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Pricing an Afghanistan troop buildup is no simple calculation
The White House estimate is twice the Pentagon's. Some see politics at play.
Christi Parsons and Julian E. Barnes
November 23, 2009
Reporting from Washington - As President Obama measures the potential burden of a new war strategy in Afghanistan, his administration is struggling to come up with even the most dispassionate of predictions: the actual price tag for the anticipated buildup of troops.
The calculations so far have produced a sweeping range. The Pentagon publicly estimates it will cost $500,000 a year for every additional service member sent to the war zone. Obama's budget experts size it up at twice that much.
In coming up with such numbers, the White House and the military have different priorities as well as different methods.
The president's advisors don't want to underestimate the cost and then lose the public's faith. The Pentagon worries about sticker shock as commanders push for an increase of as many as 40,000 troops.
Both sides emphasize that their figures are estimates and could change -- in fact, a Pentagon comptroller assessment this month put the number closer to that of Obama's Office of Management and Budget.
Still, budgeting and politics are entwined, and numbers can always support more than one point of view.
The Bush White House minimized costs as it moved toward war. Obama is weighing skeptically an escalation of a war he didn't launch. In his campaign, Obama promised not to tuck war costs away, off federal budget books.
"Our resources in manpower, our resources in human lives and our resources in money are not infinite," White House Press Secretary Robert Gibbs said in an interview. "The notion that we wouldn't take each of those things into account does not make a lot of sense to this commander in chief."
All of those elements are under consideration as Obama wraps up a review of war strategy. He is expected any week now to respond to requests from his commander in the region for a strategy change and for additional forces. The White House could announce an increase of 20,000 to 40,000 troops shortly after Thanksgiving.
During a recent session of his war council -- where one contingent has questioned the wisdom of sending more troops -- Obama asked how much it would cost to pay for the troops Gen. Stanley A. McChrystal has requested. The president sought an exact accounting, a request that turned out to be more complicated than anticipated.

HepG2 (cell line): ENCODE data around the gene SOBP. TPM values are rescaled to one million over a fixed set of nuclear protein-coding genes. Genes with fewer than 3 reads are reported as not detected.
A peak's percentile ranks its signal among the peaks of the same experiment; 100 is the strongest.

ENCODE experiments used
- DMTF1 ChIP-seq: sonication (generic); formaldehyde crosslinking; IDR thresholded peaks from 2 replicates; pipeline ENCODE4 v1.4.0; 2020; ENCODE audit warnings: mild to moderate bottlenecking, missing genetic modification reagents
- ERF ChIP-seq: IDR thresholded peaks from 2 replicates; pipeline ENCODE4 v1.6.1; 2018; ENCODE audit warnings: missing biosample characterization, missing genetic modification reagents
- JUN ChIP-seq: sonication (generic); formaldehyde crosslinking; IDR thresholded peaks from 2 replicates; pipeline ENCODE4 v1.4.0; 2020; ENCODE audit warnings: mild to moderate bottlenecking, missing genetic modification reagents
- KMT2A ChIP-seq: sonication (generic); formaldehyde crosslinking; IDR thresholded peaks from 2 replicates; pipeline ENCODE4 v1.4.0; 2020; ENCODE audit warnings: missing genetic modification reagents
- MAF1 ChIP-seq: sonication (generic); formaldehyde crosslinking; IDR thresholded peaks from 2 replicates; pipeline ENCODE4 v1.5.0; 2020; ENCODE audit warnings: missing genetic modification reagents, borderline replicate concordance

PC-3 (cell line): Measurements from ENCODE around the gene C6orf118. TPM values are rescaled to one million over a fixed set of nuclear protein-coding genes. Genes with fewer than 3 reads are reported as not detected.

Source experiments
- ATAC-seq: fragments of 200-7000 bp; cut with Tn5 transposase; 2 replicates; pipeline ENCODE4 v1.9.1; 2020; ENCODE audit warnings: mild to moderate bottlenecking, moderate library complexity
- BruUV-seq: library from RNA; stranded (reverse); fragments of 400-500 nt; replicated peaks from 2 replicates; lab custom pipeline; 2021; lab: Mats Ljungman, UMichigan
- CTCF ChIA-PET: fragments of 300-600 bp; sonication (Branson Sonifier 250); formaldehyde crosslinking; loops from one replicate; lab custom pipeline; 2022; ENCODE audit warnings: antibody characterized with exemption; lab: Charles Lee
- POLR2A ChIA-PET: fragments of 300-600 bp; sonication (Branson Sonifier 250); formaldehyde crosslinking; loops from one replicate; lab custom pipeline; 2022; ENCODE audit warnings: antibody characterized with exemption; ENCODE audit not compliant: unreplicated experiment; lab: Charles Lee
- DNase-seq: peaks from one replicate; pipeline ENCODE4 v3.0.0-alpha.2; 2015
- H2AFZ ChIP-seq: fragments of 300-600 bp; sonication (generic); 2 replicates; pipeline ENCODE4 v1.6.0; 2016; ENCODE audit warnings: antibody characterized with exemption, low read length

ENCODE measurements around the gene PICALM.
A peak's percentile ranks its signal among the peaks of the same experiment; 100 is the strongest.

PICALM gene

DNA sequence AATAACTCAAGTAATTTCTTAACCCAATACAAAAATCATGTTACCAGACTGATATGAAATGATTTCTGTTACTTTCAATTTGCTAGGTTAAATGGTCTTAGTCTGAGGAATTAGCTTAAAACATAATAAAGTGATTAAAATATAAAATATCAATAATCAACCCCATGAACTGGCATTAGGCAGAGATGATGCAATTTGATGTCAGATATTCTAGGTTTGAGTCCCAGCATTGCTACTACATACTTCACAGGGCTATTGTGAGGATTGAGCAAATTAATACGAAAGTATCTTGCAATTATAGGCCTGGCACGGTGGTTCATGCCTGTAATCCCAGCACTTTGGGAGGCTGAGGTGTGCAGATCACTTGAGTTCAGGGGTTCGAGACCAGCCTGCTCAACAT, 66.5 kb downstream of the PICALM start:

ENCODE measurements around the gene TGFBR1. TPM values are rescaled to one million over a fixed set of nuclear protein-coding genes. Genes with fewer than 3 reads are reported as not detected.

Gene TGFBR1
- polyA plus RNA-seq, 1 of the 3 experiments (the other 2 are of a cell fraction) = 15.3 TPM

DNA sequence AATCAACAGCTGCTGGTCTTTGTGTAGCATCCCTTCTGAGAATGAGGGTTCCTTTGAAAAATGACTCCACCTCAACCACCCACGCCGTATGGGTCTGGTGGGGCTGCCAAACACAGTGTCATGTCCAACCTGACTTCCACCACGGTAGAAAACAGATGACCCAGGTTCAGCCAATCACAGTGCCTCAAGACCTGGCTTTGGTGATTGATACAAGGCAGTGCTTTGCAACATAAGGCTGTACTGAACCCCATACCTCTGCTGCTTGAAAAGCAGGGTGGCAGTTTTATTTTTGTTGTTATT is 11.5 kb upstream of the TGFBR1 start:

The Office of Management and Budget says adding 40,000 troops would cost about $40 billion a year, or $1 million each. White House officials included in their estimate everything they consider necessary to wage war, including troop housing and equipment.
Inside and outside the Pentagon, some suspect an effort to undermine support for a troop increase. "The large-scale message has been, 'This is going to be hard and expensive,' " said Thomas Donnelly, an American Enterprise Institute fellow and defense expert.
The Pentagon arrived at its much lower estimate by dividing its war funding request by the number of troops throughout the region: 68,000 in Afghanistan and up to 95,000 in supporting roles elsewhere, such as on nearby ships or in surrounding countries.
The Pentagon cost includes higher combat wages, extra aircraft hours and other operations and maintenance costs, but omits such items as new weapons purchases -- one-time costs that vary by year -- and support equipment like spy satellites and anti-roadside-bomb technology.
The Pentagon also does not try to estimate costs of new bases for additional soldiers.
But in a memo early this month, obtained by The Times' Washington bureau, the Pentagon's own comptroller produced an estimate that broke with the customary Defense formula and did include construction and equipment.
That memo said the yearly cost of a 40,000-troop increase would be $30 billion to $35 billion -- at least $750,000 a person. An increase of 20,000 would cost $20 billion to $25 billion annually, it said -- a per-soldier cost equal to or greater than the White House estimate.
Even determining past spending is a fuzzy endeavor: Big chunks are paid through emergency measures and are not calculated into the total.
Under questioning by the House Armed Services Committee this month, a Congressional Budget Office expert couldn't say how much it costs to run the wars in Iraq and Afghanistan.
"I find it astonishing that, eight years into this, we haven't nailed it down with precision," another witness at the table, David Berteau, director of the Defense Industrial Initiatives Group of the Center for Strategic and International Studies, said later.
And yet the effort is necessary, said Stephen Daggett of the Congressional Research Service: "If the budget is going to be constrained, one of the questions we have to ask is whether we can sustain the increases in forces."
Partisans of all stripes are likely to think first about intangibles, including American tolerance for troop casualties and support for sending new troops to Afghanistan.
Democratic leaders say money won't determine their level of commitment.
"You have to look at the mission first," said House Armed Services Committee Chairman Ike Skelton (D-Mo.). "You absolutely start with that."
Obama's decision will not be based on money, his press secretary said.
"The president is going to pick the strategy that's most in our national security interest," Gibbs said.
"Along the way, the health of our forces, the toll on lives and the financial costs will all be discussed."